The next morning, I arrived at the festival at 9:30am, That's thirty minutes after they opened, which was thirty minutes before my presentation. That's when I noticed all the other authors sitting at tables, ready to sign their books. And that's when I began to question why I wasn't invited to sign books throughout the entire festival. And that's when my jaw began to drop.

So I went and gave my presentation...



,,,and afterwards, I promptly went to the table where my books were stacked and I sat there until 3pm like the good author that I am.

You know who has great readers? I do! You know who else has great readers? Shannon Messenger. One of her readers brought a lot homemade cookies based on her books. 


Who's that making a face at my cookies? Another author who has amazing readers, Alecia Whitaker. One of her readers brought her senior portraits to the festival, and each picture included books by her favorite author: Ms. Whitaker. While this was my first time meeting Alecia, I had so much fun with her as my seatmate that I will now refer to her as my Sister-From-Another-Mister. The first book I bought at the festival was Wildflower. And yes, of course I had it signed!


An author I'm always happy to see and hang out with while traveling is Phil Bildner. His shirt, in Arabic, reads "Love Conquers Hate". That matched perfectly with my purple shirt, worn in tribute to Prince, who passed away the day before.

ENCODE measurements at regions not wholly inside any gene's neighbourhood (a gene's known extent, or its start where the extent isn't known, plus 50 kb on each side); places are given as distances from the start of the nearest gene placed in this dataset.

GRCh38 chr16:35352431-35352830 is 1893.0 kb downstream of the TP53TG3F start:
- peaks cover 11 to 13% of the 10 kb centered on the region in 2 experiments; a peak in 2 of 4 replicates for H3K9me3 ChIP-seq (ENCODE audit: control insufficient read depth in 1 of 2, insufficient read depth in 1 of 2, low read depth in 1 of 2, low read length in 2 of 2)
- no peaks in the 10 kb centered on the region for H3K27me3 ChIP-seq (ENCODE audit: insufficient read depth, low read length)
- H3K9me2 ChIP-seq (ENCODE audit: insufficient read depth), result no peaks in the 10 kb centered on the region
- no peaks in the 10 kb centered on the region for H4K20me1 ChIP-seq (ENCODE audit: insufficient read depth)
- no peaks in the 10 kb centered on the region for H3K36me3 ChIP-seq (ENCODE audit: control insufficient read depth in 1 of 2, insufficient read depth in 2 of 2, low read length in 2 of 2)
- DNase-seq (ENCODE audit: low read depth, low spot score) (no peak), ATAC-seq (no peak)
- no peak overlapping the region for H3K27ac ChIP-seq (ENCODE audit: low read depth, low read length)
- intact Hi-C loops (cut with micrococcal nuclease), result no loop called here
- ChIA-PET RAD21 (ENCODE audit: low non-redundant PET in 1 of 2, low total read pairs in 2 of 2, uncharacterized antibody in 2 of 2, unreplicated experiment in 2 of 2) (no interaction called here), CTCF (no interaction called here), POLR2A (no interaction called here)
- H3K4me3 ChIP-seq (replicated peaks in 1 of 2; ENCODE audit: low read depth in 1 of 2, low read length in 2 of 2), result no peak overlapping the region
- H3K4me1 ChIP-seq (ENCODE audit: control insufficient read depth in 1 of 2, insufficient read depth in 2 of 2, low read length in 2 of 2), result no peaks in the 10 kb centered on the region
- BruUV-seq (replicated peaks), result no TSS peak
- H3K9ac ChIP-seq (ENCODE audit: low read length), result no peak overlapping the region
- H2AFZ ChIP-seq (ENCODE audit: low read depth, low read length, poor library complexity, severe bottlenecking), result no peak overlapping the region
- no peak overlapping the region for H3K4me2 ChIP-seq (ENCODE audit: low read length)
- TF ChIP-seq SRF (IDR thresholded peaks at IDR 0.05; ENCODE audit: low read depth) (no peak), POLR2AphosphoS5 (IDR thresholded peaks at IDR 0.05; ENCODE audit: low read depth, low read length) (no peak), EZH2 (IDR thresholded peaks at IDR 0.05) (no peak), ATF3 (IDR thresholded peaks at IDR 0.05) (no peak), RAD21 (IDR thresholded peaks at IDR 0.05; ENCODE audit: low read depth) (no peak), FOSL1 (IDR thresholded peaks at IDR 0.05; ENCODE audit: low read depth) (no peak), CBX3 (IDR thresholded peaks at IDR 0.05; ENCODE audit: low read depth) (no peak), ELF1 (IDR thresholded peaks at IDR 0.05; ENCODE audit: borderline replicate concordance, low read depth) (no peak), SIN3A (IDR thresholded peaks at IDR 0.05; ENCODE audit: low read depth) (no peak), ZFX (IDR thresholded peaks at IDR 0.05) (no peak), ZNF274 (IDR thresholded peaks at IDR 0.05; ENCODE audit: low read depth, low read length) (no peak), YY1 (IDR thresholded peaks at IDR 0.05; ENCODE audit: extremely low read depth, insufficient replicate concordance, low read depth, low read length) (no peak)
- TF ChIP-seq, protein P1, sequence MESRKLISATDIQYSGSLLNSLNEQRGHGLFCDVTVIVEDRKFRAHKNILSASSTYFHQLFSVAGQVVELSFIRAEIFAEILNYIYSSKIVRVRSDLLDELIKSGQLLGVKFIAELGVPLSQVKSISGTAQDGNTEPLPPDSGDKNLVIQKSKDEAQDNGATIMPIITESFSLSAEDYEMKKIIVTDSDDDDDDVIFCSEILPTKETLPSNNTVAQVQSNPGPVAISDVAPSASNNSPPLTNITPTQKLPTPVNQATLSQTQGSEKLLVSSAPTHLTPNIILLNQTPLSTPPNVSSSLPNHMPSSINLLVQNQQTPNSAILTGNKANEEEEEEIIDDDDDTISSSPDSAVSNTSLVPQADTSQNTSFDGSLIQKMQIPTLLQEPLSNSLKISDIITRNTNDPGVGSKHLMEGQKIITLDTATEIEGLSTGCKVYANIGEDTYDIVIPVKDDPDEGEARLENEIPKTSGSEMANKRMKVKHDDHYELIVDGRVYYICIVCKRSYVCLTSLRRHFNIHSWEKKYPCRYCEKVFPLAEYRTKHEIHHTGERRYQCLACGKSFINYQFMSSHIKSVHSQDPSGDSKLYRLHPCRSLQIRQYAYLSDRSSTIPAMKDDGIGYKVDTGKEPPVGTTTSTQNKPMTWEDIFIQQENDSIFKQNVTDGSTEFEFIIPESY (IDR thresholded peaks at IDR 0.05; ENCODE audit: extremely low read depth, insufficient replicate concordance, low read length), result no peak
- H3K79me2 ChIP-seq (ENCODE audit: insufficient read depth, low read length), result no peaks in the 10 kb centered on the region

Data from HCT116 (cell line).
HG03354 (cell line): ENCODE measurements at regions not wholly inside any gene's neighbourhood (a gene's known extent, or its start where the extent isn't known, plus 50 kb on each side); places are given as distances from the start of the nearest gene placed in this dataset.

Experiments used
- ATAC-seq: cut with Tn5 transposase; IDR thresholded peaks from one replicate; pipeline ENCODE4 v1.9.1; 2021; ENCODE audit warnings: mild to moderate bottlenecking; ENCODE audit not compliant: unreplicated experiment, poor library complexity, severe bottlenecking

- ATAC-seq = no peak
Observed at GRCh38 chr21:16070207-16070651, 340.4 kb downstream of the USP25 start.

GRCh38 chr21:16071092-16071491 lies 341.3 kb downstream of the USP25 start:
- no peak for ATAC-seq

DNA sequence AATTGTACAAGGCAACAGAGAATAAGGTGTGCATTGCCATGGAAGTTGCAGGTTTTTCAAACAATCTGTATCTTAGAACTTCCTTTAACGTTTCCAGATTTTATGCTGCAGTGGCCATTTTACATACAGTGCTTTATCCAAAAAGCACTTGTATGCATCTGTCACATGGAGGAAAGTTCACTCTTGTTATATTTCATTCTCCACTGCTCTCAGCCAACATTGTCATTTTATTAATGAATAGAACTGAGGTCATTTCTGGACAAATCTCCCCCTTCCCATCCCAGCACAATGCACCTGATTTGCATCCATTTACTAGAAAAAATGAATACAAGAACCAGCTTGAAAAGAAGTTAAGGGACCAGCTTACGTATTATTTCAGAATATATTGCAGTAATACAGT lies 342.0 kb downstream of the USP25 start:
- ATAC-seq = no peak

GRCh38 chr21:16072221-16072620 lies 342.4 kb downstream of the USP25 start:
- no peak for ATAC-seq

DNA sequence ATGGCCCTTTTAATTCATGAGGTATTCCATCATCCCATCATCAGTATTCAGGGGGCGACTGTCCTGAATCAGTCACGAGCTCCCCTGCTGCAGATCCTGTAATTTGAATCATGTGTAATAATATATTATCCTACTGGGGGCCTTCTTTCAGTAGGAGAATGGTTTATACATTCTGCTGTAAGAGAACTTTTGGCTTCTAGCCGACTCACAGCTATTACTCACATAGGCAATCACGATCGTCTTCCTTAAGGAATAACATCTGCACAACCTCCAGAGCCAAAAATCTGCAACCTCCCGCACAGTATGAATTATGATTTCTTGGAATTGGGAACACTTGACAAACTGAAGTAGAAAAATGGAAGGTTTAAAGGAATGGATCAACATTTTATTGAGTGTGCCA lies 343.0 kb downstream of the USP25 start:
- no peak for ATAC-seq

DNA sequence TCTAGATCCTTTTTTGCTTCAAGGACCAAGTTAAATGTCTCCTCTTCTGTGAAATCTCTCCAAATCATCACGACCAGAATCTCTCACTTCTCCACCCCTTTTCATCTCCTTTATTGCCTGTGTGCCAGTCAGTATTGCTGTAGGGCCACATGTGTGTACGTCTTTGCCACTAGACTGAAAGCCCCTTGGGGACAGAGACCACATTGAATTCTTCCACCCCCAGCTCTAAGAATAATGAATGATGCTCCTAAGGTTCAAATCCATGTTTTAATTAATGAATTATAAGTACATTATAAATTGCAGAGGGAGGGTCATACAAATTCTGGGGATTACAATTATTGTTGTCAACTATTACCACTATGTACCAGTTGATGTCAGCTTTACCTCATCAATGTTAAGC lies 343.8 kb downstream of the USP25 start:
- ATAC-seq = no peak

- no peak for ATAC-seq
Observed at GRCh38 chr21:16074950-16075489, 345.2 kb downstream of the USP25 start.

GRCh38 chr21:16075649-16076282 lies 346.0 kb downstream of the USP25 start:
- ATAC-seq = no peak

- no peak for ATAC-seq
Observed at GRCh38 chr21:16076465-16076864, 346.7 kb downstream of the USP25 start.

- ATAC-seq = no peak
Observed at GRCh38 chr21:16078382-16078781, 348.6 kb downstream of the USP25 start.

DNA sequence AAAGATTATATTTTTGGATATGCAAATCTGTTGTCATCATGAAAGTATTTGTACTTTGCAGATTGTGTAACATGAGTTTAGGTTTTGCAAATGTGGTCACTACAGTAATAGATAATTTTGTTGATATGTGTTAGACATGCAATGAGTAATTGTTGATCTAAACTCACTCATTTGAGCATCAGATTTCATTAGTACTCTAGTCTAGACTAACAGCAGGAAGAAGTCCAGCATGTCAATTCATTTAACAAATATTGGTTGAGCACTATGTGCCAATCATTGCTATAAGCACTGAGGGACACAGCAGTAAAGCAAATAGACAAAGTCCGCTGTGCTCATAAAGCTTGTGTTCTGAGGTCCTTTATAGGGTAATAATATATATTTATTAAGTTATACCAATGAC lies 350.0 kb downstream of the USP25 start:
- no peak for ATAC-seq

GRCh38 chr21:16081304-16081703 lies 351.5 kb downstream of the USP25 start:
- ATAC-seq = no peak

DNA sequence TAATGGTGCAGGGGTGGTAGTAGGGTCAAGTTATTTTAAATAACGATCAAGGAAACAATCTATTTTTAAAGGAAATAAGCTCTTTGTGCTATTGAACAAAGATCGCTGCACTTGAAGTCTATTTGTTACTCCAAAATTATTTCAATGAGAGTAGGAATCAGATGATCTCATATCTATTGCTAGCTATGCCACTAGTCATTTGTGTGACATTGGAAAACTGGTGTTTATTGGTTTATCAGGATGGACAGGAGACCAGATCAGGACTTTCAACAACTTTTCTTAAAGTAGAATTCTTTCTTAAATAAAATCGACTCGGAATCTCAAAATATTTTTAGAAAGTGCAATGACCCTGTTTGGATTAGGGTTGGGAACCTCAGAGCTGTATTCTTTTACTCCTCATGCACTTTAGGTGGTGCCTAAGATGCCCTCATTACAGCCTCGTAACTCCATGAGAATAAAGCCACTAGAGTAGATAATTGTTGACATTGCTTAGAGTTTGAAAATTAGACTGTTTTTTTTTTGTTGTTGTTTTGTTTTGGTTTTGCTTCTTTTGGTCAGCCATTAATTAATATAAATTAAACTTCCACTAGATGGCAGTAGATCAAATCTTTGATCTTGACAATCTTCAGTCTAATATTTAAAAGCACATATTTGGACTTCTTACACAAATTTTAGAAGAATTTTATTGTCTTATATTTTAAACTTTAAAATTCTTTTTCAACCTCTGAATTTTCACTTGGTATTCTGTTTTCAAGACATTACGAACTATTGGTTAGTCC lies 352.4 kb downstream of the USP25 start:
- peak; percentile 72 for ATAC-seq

I got to meet author M.D. Payne, and found out that he's the husband of the person at Penguin who organized last school year's 50 States Against Bullying campaign. 


A book I've been looking forward to reading, The Serpent King, was written by Jeff Zentner. And now, I own a signed copy! Even better than that, Jeff taught me a new way to eat apples, from the top down, which makes it possible to devour core-and-all. So weird! And so cool!


I also had a great time discussing the fun of co-authoring books with the co-authors of the Doon series, Lorie Langdon and Carey Corp.


The second day of the conference, the organizers were able to squeeze me onto an author panel discussion, which is something I love to do (despite what they had been told). I even got to pose for my first selfie-stick photo with many of my fellow festival authors.


Thanks for a great week, Kentucky!

Monday, April 11, 2016

The Doors of Perception

Last week, I spoke at Royal Palm Beach High School in Florida. (I know, sometimes being an author requires you to drag yourself to a place called Royal Palm Beach.) RPBHS was in the midst of week-long events and discussions based around Thirteen Reasons Why. So I'm guessing that's why they invited me!

One student asked me, "Is it weird to think that a whole school is doing this around something you wrote?" Yes, it is. It's very weird!

And it's one of the most amazing things an author can experience.

Students designed book-specific bookmarks, which I've already given a prime spot in my office. But I'm going to assume none of the students ever used the bookmarks while reading 13RW...because they couldn't stop reading it!


Another student designed this poster in the library.


The office door in the library was full of positive notes left by students and faculty.


Then it was time to speak to an audience where so many of the students had already read my book.



During lunch, I dined on Chipotle (they donated everything!) with a group of students wearing shirts designed for this week. These students were chosen from a larger group of students who had created projects--posters, displays, wordles...--dealing with my book.


Then...time to speak again!




Before I left, I was taken on a tour of decorated classroom doors that won a school-wide contest.





Doors, man! I've never been so emotionally moved by...doors!!!